The Cultural Contradictions of Jenny Craig
I was astonished to learn that the number of TV shows about weight loss has ballooned to seven this season. Alessandra Stanley’s superb report on them catalogs the cultural contradictions they’re a part of:
Americans are goaded into ever more drastic and extreme expectations of physical perfection on prime time, while their path is mined with Double Croissan’wich specials at Burger King and Olive Garden “Tour of Italy” triptychs (lasagna, chicken parmigiana and fettuccine Alfredo). On “Today” a homily on sensible dieting from the Joy Fit Club is followed by instructions in a following segment for hibiscus margaritas and churros — deep-fried, sugar-dipped Mexican crullers.
On the WE network’s show “The Secret Lives of Women,” a tribute to three women’s hard-won journey to extreme weight loss is interrupted by an ad for Baskin-Robbins Oreo sundae. It’s a world of contradictions bracketed by all-you-can-eat breakfast at Applebee’s and pay-as-you-go gastric bypass.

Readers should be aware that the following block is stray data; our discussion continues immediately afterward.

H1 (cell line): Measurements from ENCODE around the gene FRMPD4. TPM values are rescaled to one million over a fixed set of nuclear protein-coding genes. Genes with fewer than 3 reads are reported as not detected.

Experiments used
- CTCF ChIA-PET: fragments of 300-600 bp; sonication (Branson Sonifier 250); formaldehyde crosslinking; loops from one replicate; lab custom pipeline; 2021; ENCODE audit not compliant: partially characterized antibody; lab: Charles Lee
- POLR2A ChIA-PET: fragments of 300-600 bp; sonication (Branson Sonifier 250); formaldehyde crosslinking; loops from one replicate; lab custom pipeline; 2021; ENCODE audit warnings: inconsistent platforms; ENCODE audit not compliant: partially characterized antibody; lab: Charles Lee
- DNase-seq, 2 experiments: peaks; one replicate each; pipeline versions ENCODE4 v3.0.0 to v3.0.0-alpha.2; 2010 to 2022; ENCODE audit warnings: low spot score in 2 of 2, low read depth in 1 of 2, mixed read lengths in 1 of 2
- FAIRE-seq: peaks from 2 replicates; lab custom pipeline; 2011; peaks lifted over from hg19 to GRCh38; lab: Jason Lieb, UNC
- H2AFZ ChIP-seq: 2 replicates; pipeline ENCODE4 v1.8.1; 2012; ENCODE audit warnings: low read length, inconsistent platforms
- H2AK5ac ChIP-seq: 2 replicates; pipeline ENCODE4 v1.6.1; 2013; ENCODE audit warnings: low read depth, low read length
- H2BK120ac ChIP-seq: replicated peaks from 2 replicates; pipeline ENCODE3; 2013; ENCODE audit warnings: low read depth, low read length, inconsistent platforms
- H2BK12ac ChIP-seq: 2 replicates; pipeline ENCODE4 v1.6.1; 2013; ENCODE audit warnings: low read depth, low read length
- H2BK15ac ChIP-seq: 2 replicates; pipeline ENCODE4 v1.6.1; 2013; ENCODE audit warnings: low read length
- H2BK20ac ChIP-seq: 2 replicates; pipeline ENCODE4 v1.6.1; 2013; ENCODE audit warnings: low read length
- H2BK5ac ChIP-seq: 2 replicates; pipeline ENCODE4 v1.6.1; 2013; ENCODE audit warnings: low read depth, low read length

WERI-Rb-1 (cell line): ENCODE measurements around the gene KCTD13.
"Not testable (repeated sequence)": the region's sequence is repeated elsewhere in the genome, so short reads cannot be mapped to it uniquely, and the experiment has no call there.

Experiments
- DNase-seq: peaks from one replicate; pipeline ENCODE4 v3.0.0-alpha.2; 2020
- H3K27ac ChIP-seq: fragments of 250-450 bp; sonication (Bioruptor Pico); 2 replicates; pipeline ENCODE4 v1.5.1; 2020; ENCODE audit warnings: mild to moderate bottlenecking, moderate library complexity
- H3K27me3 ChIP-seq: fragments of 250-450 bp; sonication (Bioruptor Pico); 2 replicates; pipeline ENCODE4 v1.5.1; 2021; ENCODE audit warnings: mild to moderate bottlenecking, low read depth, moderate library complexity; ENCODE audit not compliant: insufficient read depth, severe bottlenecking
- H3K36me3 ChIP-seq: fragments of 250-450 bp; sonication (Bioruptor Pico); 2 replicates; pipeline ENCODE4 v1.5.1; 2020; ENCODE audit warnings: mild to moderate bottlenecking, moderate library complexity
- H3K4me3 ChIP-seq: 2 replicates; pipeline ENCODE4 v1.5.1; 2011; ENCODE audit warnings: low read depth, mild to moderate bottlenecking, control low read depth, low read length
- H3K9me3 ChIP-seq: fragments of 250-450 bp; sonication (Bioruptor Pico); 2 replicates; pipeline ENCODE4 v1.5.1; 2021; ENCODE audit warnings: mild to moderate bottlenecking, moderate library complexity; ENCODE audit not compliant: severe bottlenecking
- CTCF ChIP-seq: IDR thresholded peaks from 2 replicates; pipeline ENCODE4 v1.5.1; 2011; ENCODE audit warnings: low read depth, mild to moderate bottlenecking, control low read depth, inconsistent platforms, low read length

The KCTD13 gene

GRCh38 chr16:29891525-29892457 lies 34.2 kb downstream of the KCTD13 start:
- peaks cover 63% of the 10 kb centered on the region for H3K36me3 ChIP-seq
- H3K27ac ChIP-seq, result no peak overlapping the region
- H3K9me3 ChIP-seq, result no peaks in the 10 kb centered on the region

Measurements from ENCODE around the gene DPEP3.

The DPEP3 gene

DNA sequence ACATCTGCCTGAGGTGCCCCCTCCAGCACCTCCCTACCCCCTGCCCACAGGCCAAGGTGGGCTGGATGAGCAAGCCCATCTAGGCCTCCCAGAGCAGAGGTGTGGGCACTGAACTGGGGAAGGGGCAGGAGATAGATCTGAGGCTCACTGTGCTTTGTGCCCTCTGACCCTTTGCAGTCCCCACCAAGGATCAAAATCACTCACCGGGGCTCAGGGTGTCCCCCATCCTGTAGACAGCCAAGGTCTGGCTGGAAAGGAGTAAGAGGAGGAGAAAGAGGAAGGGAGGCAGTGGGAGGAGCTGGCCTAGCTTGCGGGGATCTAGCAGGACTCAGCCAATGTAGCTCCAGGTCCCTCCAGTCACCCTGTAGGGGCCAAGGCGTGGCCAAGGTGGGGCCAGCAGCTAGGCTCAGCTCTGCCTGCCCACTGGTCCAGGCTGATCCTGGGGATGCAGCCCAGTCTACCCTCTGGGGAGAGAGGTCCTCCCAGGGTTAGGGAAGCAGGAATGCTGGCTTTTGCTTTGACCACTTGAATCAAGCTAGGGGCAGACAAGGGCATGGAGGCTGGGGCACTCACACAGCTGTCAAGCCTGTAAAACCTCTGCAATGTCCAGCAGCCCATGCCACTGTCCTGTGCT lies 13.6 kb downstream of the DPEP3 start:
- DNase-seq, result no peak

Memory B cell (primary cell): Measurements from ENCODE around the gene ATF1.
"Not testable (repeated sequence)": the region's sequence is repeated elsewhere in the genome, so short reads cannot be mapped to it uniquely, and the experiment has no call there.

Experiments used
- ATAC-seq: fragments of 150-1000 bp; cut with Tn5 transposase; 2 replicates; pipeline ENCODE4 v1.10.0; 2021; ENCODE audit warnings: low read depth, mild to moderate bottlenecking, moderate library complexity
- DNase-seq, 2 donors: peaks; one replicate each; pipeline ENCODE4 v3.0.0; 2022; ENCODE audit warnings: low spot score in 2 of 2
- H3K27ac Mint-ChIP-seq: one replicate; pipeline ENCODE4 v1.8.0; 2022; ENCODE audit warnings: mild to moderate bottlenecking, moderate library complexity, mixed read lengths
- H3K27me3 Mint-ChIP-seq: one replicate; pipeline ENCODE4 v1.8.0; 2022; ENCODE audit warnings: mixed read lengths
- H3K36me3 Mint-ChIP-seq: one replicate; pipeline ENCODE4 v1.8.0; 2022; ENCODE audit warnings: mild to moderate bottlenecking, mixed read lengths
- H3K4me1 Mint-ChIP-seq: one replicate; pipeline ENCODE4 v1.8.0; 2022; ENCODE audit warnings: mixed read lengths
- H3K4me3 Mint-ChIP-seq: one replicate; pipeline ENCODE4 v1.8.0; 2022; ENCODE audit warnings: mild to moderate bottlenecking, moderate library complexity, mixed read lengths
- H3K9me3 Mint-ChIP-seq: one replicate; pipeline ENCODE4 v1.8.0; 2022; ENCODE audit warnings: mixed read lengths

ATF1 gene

Anyone who’s read Benforado/Hanson/Yosifon’s work on the situational pressures toward obesity probably won’t be surprised by these juxatpositions. Nevertheless, they’re a strikingly intimate example of what Daniel Bell might have termed the “cultural contradictions of capitalism.” The donut factory may forbid its workers from smoking in order to lower its health care costs, but its profit margins depend on big sales to the 65% or so of the population that is overweight or obese.
The market has given us these shows primarily because they offer a chance to feel like we’re doing something about the problem without actually doing much. As Stanley notes, “Mostly the visuals feed complacency; as overweight as a viewer may feel, he or she surely will never fall this far into the potato chip abyss. And if the morbidly obese people on screen can drop 100 pounds, then even the chubbiest kid on the couch can fit into a swimsuit by summer.”